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Galileo - Daughter Becomes Sister Maria Celeste

Continuing with his theories on motion, Galileo used a horse to demonstrate that the Earth moves.  He examined these (among other) questions:

  • What if a rider dropped a ball with the horse going at a full gallop? If the ball dropped, would it fall by the horse?
  • If the Earth were moving, could we be carried with it—and not even realize we’re moving?

Maybe we don’t know we’re moving, reasoned Galileo, because that fundamental fact is hidden from us.  Perhaps it’s something which is true, but we don’t really feel it.

We learn, from the Galileo Project at Rice University, that Galileo worked on his motion theories for a very long time:

Over the next two decades he changed his ideas and refined his experiments, and in the end he arrived at the law of falling bodies which states that in a vacuum all bodies, regardless of their weight, shape, or specific gravity, are uniformly accelerated in exactly the same way, and that the distance fallen is proportional to the square of the elapsed time.

As Galileo continued his efforts to prove that the Earth moves, he changed his living location so he could be closer to his daughters’ convent.  By this time, Virginia had changed her name to Sister Maria Celeste.  Although she lived in a cloister, she still closely followed her father’s work efforts.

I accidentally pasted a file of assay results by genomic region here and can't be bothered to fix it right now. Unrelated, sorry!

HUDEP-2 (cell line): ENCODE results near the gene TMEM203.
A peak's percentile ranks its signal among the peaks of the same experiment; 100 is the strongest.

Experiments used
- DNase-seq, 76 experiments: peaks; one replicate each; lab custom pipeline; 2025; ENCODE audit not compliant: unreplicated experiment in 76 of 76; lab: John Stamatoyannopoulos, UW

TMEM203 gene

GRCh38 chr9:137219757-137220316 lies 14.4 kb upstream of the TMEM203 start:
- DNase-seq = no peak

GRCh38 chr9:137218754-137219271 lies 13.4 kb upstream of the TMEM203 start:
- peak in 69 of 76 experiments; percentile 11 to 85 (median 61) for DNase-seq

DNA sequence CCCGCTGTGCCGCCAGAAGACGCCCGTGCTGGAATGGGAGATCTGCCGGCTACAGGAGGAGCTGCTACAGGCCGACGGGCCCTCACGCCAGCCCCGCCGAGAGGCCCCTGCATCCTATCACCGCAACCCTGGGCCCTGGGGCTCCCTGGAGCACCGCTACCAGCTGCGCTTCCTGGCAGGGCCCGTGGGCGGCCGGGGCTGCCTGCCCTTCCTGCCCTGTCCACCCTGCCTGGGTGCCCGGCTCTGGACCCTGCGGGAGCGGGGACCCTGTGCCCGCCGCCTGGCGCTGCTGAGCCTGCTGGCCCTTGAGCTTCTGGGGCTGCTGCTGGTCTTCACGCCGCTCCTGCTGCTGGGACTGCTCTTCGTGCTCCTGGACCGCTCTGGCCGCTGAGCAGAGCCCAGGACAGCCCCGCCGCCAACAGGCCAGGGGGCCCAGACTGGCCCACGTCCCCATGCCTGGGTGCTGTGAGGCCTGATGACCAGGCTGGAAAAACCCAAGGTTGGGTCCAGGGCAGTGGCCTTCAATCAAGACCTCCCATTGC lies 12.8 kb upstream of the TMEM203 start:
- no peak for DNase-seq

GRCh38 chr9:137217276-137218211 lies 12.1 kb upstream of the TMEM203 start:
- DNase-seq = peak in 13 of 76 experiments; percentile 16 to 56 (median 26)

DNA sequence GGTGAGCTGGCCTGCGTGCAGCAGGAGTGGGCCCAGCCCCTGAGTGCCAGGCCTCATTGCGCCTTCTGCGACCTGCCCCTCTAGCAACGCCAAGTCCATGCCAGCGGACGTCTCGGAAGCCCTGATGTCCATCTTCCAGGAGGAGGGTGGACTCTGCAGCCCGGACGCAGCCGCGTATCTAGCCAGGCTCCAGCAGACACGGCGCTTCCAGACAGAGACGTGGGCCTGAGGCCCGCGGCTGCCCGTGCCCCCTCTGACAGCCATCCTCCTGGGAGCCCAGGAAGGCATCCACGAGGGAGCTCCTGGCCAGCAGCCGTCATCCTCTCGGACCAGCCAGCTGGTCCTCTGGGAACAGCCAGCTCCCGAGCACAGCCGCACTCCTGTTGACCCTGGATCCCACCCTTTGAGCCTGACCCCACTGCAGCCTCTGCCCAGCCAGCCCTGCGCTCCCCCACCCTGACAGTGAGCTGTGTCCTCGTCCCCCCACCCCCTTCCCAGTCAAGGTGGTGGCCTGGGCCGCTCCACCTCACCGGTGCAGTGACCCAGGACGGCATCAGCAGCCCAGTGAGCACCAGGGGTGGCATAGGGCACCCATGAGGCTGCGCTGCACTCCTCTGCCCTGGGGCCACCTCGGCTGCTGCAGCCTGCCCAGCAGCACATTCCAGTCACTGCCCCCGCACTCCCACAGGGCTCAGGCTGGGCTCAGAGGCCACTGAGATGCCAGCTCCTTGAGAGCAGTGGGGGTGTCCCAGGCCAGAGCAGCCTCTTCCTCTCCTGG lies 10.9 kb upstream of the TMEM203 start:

Finding the weather cold, in his new location, Galileo found no medical remedies which were helpful to him.  Maria Celeste’s letters indicate that she knew all about the situation as she reminded Galileo to take care of himself.

The convent, where Maria Celeste lived, was particularly poor and life there was harsh.  The nuns had little to eat, and the place was cold in winter.  One of the nuns tried to kill herself, as a result of the extreme living conditions.

Galileo then turned his attention, and his telescope, to examining the Sun.  Believing he saw spots on the surface—or close to it—he called them “sunspots.” 

A Jesuit who also studied the Sun declared, however, that the spots were satellites around the Sun. 

Even on that point, the Church was opposed to Galileo’s findings, despite his careful observations and documentation.

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Author: Carole D. Bos, J.D. 5183stories and lessons created

Original Release: Oct 07, 2013

Updated Last Revision: Sep 16, 2019


Media Credits

Clip from "Galileo's Battle for the Heavens," a NOVA Production by Green Umbrella, LTD for WGBH/Boston (in association with Channel 4).  Copyright 2002 - WGBH Educational Foundation, all rights reserved.  Clip provided here as fair use for educational purposes and to acquaint new viewers with the 2002 program. Online, courtesy NOVA and YouTube.

Transcript of entire program online, courtesy NOVA.

Written and Produced by:
David Axelrod

Directed by:
Peter Jones

Narrated by:

Liev Schreiber

Starring:
Simon Callow - Galileo
Laura Nardi - Maria Celeste
John Fraser - the Inquisitor
Alexa Jago - Voice of Maria Celeste
Cornelius Garrett - Voices of the Ambassador and Castelli

 

To cite this story (For MLA citation guidance see easybib or OWL ):

"Galileo - Daughter Becomes Sister Maria Celeste" AwesomeStories.com. Oct 07, 2013. Sep 16, 2019.
       <http://www.awesomestories.com/asset/view/Galileo-Daughter-Becomes-Sister-Maria-Celeste>.
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